Adaptive servo-ventilation has more favorable acute effects on hemodynamics than continuous positive airway pressure in patients with Heart Failure

Naoya Asakawa, Mamoru Sakakibara, Keiji Noguchi, Kiwamu Kamiya, Shiro Yamada, Takashi Yoshitani, Kota Ono, Koji Oba, Hiroyuki Tsutsui

Research output: Contribution to journalArticle

6 Citations (Scopus)

Abstract

Adaptive servo-ventilation (ASV) has been attracting attention as a novel respiratory support therapy for heart failure (HF). However, the acute hemodynamic effects have not been compared between ASV and continuous positive airway pressure (CPAP) in HF patients. We studied 12 consecutive patients with stable chronic HF. Hemodynamic measurement was performed by right heart catheterization before and after CPAP 5 cmH2O, CPAP 10 cmH2O, and ASV for 15 minutes each. Heart rate, blood pressure, pulmonary capillary wedge pressure (PCWP), and stroke volume index (SVI) were not changed by any intervention. Right atrial pressure significantly increased after CPAP 10 cmH2O (3.6 ± 3.3 to 6.7 ± 1.6 mmHg, P = 0.005) and ASV (4.1 ± 2.6 to 6.8 ± 1.5 mmHg, P = 0.026). Cardiac index was significantly decreased by CPAP 10 cmH2O (2.3 ± 0.4 to 1.9 ± 0.3 L/minute/m2, P = 0.048), but was not changed by ASV (2.3 ± 0.4 to 2.0 ± 0.3 L/ minute/m2, P = 0.299). There was a significant positive correlation between baseline PCWP and % of baseline SVI by CPAP 10 cmH2O (r = 0.705, P < 0.001) and ASV (r = 0.750, P < 0.001). ASV and CPAP 10 cmH2O had significantly greater slopes of this correlation than CPAP 5 cmH2O, suggesting that patients with higher PCWP had a greater increase in SVI by ASV and CPAP 10 cmH2O. The relationship between baseline PCWP and % of baseline SVI by ASV was shifted upwards compared to CPAP 10 cmH2O. Furthermore, based on the results of a questionnaire, patients accepted CPAP 5 cmH2O and ASV more favorably compared to CPAP 10 cmH2O. ASV had more beneficial effects on acute hemodynamics and acceptance than CPAP in HF patients.

Original languageEnglish
Pages (from-to)527-532
Number of pages6
JournalInternational heart journal
Volume56
Issue number5
DOIs
Publication statusPublished - Sep 29 2015
Externally publishedYes

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Continuous Positive Airway Pressure
Ventilation
Heart Failure
Hemodynamics
Pulmonary Wedge Pressure
Stroke Volume
Respiratory Therapy
Atrial Pressure
Cardiac Catheterization

All Science Journal Classification (ASJC) codes

  • Cardiology and Cardiovascular Medicine

Cite this

Adaptive servo-ventilation has more favorable acute effects on hemodynamics than continuous positive airway pressure in patients with Heart Failure. / Asakawa, Naoya; Sakakibara, Mamoru; Noguchi, Keiji; Kamiya, Kiwamu; Yamada, Shiro; Yoshitani, Takashi; Ono, Kota; Oba, Koji; Tsutsui, Hiroyuki.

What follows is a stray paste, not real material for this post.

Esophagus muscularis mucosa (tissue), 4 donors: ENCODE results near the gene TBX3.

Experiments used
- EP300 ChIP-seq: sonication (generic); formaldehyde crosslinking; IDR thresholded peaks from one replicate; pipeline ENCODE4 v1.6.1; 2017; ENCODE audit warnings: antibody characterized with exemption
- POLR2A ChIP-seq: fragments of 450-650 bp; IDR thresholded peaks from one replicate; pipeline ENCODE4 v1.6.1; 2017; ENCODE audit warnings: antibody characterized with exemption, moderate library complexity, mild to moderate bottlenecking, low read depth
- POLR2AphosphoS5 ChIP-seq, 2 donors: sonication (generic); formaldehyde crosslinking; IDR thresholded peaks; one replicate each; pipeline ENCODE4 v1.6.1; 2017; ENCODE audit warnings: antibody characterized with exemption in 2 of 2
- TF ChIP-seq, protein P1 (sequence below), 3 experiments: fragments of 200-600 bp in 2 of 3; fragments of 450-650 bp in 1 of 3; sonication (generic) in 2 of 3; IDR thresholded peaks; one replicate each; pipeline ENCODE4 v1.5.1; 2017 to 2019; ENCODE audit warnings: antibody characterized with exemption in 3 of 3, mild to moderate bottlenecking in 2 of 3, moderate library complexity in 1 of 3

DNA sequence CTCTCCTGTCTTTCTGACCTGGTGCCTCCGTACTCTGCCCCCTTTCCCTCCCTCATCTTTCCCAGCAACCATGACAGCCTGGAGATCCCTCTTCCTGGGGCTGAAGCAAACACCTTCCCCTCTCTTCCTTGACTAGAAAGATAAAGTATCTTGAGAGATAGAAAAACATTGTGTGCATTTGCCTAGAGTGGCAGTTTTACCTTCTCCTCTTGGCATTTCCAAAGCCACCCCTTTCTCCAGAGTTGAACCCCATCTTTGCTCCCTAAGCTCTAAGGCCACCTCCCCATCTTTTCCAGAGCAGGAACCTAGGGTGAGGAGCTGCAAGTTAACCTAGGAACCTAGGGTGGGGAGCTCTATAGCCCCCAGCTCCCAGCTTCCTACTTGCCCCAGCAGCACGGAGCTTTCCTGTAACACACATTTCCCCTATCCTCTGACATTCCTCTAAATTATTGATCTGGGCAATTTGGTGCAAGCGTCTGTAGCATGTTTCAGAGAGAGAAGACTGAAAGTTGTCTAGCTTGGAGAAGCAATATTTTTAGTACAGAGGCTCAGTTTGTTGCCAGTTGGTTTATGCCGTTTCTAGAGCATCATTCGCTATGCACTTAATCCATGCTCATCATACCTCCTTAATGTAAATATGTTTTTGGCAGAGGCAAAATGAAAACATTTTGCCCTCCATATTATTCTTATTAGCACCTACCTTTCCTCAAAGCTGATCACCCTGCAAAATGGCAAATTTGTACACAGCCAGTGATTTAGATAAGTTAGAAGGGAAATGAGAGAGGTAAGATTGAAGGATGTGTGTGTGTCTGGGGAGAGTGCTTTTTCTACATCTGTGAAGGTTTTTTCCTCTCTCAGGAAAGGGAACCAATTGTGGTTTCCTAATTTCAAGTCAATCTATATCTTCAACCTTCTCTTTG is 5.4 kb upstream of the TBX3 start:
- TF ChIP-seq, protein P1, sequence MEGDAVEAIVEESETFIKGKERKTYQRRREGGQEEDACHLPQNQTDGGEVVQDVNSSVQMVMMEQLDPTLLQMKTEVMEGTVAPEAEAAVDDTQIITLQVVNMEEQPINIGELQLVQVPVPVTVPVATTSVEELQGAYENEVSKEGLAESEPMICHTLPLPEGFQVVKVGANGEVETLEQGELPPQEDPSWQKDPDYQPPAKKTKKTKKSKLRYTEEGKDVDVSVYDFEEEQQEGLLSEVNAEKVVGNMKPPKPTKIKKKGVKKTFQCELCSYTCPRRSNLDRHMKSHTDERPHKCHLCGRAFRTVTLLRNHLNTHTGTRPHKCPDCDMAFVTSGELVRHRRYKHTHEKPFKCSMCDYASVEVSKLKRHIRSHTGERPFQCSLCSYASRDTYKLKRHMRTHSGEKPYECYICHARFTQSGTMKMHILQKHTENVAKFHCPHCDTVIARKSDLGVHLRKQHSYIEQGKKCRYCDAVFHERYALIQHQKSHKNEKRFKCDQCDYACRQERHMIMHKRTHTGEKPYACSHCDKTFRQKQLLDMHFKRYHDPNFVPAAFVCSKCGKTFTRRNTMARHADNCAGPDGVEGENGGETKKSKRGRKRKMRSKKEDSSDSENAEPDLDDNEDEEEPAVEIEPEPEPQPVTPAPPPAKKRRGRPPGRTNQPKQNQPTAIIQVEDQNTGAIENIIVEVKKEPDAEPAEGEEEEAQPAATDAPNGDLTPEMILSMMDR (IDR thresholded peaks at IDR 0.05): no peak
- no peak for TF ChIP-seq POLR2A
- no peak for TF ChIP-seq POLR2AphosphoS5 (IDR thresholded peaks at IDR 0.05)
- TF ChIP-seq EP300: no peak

In: International heart journal, Vol. 56, No. 5, 29.09.2015, p. 527-532.

Research output: Contribution to journalArticle

Asakawa, Naoya ; Sakakibara, Mamoru ; Noguchi, Keiji ; Kamiya, Kiwamu ; Yamada, Shiro ; Yoshitani, Takashi ; Ono, Kota ; Oba, Koji ; Tsutsui, Hiroyuki. / Adaptive servo-ventilation has more favorable acute effects on hemodynamics than continuous positive airway pressure in patients with Heart Failure. In: International heart journal. 2015 ; Vol. 56, No. 5. pp. 527-532.
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abstract = "Adaptive servo-ventilation (ASV) has been attracting attention as a novel respiratory support therapy for heart failure (HF). However, the acute hemodynamic effects have not been compared between ASV and continuous positive airway pressure (CPAP) in HF patients. We studied 12 consecutive patients with stable chronic HF. Hemodynamic measurement was performed by right heart catheterization before and after CPAP 5 cmH2O, CPAP 10 cmH2O, and ASV for 15 minutes each. Heart rate, blood pressure, pulmonary capillary wedge pressure (PCWP), and stroke volume index (SVI) were not changed by any intervention. Right atrial pressure significantly increased after CPAP 10 cmH2O (3.6 ± 3.3 to 6.7 ± 1.6 mmHg, P = 0.005) and ASV (4.1 ± 2.6 to 6.8 ± 1.5 mmHg, P = 0.026). Cardiac index was significantly decreased by CPAP 10 cmH2O (2.3 ± 0.4 to 1.9 ± 0.3 L/minute/m2, P = 0.048), but was not changed by ASV (2.3 ± 0.4 to 2.0 ± 0.3 L/ minute/m2, P = 0.299). There was a significant positive correlation between baseline PCWP and {\%} of baseline SVI by CPAP 10 cmH2O (r = 0.705, P < 0.001) and ASV (r = 0.750, P < 0.001). ASV and CPAP 10 cmH2O had significantly greater slopes of this correlation than CPAP 5 cmH2O, suggesting that patients with higher PCWP had a greater increase in SVI by ASV and CPAP 10 cmH2O. The relationship between baseline PCWP and {\%} of baseline SVI by ASV was shifted upwards compared to CPAP 10 cmH2O. Furthermore, based on the results of a questionnaire, patients accepted CPAP 5 cmH2O and ASV more favorably compared to CPAP 10 cmH2O. ASV had more beneficial effects on acute hemodynamics and acceptance than CPAP in HF patients.",
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AU - Kamiya, Kiwamu

AU - Yamada, Shiro

AU - Yoshitani, Takashi

AU - Ono, Kota

AU - Oba, Koji

AU - Tsutsui, Hiroyuki

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